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Who is this? California couples getting Ala. calls

MONTGOMERY — There used to be a time when people who called Linda Jahraus’ home in Laguna Beach, Ca., were actually wanting to speak to her and her husband.

But for the past several months, the majority of callers have been trying to reach an Alabama unemployment hot line. The call confusion has added to the frustrations of the state’s unemployed and has left at least two California households hoping for a little less ringing in the new year.

“We almost didn’t pick up the phone,” Jahraus said Friday after spotting an incoming Alabama number from The Associated Press on her caller-ID. “It’s a pain in the neck, quite frankly. The day after Christmas we had 50 or more phone calls and they started at 5 a.m.”

The Alabama Department of Industrial Relations administers unemployment benefits and set up a toll-free number for out-of-work Alabamians to use to apply for benefits and conduct other business.

The calls are supposed to be routed to call centers in Montgomery or Birmingham depending on which is least busy, but some of the calls have been going to California.

Cybil and Harvey Bernash of Irvine, Ca., have been getting the same Alabama calls as the Jahrauses and discovered their friends’ similar plight when Cybil Bernash called the hot line number to report the problem.

“What was really odd is one morning the phone rang and it was someone I knew,” Jahraus said. “It was Cybil Bernash and she said, ‘Is this the Alabama unemployment office?’ I thought she was kidding. I said, ‘Cybil no, it’s Linda!'”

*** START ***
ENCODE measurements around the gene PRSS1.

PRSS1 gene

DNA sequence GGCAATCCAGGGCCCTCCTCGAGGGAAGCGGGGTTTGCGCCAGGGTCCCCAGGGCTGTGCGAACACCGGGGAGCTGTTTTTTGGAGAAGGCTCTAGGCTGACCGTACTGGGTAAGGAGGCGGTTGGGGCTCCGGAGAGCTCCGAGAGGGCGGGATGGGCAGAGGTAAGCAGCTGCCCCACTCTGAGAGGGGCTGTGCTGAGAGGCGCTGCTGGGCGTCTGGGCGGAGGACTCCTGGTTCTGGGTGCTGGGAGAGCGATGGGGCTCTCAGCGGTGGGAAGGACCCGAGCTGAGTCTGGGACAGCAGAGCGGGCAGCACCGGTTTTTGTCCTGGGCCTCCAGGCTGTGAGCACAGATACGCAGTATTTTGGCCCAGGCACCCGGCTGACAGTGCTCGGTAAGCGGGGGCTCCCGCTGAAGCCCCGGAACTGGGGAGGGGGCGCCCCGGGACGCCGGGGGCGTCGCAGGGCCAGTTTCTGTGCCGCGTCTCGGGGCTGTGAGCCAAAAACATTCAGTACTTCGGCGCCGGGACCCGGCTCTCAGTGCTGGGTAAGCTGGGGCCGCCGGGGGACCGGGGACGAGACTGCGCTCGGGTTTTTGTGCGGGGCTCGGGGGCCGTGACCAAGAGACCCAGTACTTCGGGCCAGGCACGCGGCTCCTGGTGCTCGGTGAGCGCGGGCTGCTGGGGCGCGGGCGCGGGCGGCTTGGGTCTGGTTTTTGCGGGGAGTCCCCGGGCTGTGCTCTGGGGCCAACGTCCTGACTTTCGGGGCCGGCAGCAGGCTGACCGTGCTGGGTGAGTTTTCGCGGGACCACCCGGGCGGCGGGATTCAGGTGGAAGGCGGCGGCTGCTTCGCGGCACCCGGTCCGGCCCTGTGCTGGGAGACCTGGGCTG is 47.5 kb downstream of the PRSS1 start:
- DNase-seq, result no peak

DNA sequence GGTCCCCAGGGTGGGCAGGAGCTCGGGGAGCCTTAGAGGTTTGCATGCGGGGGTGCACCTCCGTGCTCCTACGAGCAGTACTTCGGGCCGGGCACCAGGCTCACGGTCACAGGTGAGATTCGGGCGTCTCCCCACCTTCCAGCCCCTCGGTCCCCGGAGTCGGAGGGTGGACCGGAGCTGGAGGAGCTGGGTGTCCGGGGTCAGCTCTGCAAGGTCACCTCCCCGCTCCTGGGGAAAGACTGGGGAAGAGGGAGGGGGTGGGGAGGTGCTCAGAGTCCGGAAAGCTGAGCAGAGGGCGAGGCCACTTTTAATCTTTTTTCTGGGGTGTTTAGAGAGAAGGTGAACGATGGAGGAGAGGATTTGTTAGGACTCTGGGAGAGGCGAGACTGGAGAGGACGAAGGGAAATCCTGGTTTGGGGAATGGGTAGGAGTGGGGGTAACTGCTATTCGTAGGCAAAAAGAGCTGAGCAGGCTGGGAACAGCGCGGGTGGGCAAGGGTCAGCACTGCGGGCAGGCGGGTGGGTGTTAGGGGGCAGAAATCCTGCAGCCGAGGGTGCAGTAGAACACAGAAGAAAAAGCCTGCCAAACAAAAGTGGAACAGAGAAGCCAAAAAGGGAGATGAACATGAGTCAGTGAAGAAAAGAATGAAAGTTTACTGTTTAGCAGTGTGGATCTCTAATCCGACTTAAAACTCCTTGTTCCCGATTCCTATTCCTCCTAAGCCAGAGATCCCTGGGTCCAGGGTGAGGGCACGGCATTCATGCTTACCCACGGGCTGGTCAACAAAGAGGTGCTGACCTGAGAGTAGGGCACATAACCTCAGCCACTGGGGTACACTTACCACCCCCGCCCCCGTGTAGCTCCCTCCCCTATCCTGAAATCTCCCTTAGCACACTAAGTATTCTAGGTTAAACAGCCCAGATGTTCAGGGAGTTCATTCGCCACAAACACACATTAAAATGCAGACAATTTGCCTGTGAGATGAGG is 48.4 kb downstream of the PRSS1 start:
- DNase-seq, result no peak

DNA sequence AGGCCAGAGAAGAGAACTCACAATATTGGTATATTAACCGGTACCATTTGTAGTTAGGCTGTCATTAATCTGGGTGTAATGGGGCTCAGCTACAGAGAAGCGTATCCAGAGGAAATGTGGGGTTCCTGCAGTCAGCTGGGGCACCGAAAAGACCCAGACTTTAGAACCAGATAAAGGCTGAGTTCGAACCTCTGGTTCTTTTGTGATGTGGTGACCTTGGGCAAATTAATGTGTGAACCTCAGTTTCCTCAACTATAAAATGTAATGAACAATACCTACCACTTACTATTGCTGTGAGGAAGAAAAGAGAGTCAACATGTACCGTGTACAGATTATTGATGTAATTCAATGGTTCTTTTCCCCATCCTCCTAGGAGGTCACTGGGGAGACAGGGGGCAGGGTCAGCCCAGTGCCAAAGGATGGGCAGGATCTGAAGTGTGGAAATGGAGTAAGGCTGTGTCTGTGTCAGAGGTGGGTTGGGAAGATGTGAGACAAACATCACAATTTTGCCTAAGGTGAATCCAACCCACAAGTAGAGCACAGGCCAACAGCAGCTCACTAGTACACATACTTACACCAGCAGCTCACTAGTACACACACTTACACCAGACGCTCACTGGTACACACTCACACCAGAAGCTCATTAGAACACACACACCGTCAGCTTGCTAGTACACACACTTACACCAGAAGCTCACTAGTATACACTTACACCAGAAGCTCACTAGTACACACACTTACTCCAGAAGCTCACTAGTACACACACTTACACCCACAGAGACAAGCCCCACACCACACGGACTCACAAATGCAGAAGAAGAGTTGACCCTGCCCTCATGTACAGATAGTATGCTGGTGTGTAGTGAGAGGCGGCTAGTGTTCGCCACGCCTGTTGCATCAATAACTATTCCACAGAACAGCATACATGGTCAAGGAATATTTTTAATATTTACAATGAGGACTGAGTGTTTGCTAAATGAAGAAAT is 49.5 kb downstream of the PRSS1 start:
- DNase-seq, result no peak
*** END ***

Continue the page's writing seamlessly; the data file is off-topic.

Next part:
Jahraus said she’s reached a family in Newport Beach, Ca., by calling the 866 number and suspects there are others who are getting the wayward Alabama calls.

She contacted the Montgomery Advertiser after getting no resolution by calling her phone carrier and state offices in Alabama. The newspaper reported on the situation in Friday’s editions and talked to the Bernashes, who said they’ve taken to unplugging the phone or turning the ringer off to cope. Calls to their home weren’t answered on Friday.

Industrial Relations Director Tom Surtees said his department has notified the Alabama Department of Finance, which manages his agency’s phone account with AT&T, and the departments are “putting all the resources we have into resolving the problem.”

“I can’t explain somebody sitting in north Alabama making a call and it ending up in somebody’s private residence in California,” he said.

AT&T Alabama spokeswoman Sue Sperry said the company would be working through the weekend to try to isolate the problem.

“This is unusual in that it’s a sporadic incident and there’s a lot of stakeholders,” she said. “Our goal is to work with the state telecommunications folks to trace this to the source of the problem whether it’s AT&T or not.”

She said the problem could result from a number of factors from the long-distance network to a glitch in the switching center.

“It could be software, it could be electronic, it could be anything,” she said.

Jahraus said the problem first started with a few calls a day about six months ago but the volume of “wrong numbers” has steadily grown as the number of unemployed Alabamians has grown.

“I think what we’re seeing now is with the increased number of calls a problem that was once minor has become more of a major issue,” Surtees said. “A year ago we had 3,000 or 4,000 new claims a week and now we’re getting 13,000 to 14,000 new claims a week.”

Alabama’s November unemployment rate of 6.1 percent was the highest in 15 years, with nearly 11,000 more workers out of work that month.

Surtees said he hopes the problem is resolved soon and that people are encouraged to apply for their benefits online, which is how about 25 percent of unemployment applications are now filed.

“Losing your job is one of the most traumatic things that can happen to an individual,” he said. “We understand that and we are working to make (the process) as easy as possible. These are difficult times for a lot of people.”